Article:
17 But, dear friends, remember what the apostles of our Lord Jesus Christ foretold. 18 They said to you, “In the last times there will be scoffers who will follow their own ungodly desires.” 19 These are the people who divide you, who follow mere natural instincts and do not have the Spirit. 20 But you, dear friends, by building yourselves up in your most holy faith and praying in the Holy Spirit, 21 keep yourselves in God’s love as you wait for the mercy of our Lord Jesus Christ to bring you to eternal life. 22 Be merciful to those who doubt; 23 save others by snatching them from the fire; to others show mercy, mixed with fear—hating even the clothing stained by corrupted flesh.[a] 24 To him who is able to keep you from stumbling and to present you before his glorious presence without fault and with great joy— 25 to the only God our Savior be glory, majesty, power and authority, through Jesus Christ our Lord, before all ages, now and forevermore! Amen.
Ridicule is great! It so much easier than rational argument. No need for any facts. No need for logic. No need to engage with the ideas you are rejecting – no risk you may actually find out they are right. Just the complete bucket of lukewarm spaghetti tipped on whatever idea piques your hatred. Perfect for dragging others down without the risk of exposing any positive idea to scrutiny. The perfect tool for the bigot.
It’s no wonder you see ridicule used so often on the internet, at the pub, in political “debate”, and especially in response to anything Christians say. But we have been warned this would happen.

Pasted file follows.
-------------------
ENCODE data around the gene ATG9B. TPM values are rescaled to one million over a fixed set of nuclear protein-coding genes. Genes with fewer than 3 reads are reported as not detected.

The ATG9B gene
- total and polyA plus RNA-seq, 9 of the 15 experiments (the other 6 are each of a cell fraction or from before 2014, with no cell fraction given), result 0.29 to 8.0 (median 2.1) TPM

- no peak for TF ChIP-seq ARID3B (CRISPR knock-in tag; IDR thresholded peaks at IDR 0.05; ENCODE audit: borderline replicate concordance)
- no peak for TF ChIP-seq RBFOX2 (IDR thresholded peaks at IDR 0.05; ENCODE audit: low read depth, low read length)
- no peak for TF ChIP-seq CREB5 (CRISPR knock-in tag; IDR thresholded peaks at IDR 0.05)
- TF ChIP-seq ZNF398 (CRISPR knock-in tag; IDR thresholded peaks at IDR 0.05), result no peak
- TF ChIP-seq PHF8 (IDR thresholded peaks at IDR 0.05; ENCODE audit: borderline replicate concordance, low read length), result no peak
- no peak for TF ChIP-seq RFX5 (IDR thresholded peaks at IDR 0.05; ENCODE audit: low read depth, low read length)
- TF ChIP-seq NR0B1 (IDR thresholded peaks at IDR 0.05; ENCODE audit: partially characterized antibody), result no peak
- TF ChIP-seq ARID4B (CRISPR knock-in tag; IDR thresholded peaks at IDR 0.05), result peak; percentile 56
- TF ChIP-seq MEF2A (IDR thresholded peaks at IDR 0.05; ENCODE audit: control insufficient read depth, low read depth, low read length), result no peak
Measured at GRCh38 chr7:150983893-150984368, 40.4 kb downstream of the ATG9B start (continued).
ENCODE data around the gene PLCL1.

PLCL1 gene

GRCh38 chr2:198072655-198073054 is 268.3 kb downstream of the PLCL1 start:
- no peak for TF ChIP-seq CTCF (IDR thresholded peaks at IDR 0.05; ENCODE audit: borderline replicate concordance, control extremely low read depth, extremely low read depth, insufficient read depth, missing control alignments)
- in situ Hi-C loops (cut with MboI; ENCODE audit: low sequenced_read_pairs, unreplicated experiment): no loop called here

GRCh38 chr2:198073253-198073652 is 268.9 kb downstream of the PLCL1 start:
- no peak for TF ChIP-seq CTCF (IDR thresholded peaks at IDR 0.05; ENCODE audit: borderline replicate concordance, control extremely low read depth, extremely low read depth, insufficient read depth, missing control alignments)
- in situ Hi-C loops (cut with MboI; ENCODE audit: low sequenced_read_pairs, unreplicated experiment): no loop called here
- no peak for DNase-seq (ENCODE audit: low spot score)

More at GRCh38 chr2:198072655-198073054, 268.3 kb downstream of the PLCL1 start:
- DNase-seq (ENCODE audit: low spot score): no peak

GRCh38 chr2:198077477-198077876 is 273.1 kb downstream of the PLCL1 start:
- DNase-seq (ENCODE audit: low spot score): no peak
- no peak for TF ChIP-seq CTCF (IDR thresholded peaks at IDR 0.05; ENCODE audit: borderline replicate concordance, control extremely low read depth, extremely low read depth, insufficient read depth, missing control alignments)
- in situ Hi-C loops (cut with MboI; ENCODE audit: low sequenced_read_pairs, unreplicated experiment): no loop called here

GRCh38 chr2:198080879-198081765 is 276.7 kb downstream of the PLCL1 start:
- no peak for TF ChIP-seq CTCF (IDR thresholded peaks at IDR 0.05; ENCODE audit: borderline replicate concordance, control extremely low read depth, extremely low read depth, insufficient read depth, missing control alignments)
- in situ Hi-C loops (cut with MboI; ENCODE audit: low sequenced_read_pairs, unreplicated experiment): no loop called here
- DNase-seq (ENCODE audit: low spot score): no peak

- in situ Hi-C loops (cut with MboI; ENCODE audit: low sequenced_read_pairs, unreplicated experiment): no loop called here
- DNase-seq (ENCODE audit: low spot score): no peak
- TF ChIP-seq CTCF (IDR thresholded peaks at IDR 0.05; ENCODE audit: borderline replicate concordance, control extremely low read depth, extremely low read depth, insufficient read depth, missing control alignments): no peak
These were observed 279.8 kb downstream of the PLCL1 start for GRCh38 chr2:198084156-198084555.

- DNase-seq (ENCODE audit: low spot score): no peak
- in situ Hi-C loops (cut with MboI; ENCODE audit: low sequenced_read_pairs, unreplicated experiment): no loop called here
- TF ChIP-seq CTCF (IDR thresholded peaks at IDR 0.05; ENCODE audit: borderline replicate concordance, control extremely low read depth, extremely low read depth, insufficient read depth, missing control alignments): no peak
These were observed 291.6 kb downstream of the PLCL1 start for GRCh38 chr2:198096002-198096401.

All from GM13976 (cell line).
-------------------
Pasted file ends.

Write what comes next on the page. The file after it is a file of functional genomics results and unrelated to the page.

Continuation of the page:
How should I respond to scoffers?
I take ridicule as an admission of defeat. Its saying “I’m much too threatened by what you’re saying to let it go, but I have no rational argument against it”. I’m not sure they are ready to admit that, though.
What should I do?
Ridicule really annoys me (you may have guessed). I feel the urge to respond in kind. But that is exactly the wrong response.
I need to do the opposite. Build up not tear down. Love not hate. Show mercy not revenge. Be confident in the God who rescues me, not fearful that the scoffers may be right. Reach out and engage, not reject the scoffers – just rejecting the sin they espouse.
Father fill my response with faith and grace and mercy. Give me a response that will bring the scoffer closer to you.
(The last two verses are superb! There is so much in them a suitable response couldn’t possibly fit in this blog. You’ll be rewarded if you meditate on them.)
Written by David Cornell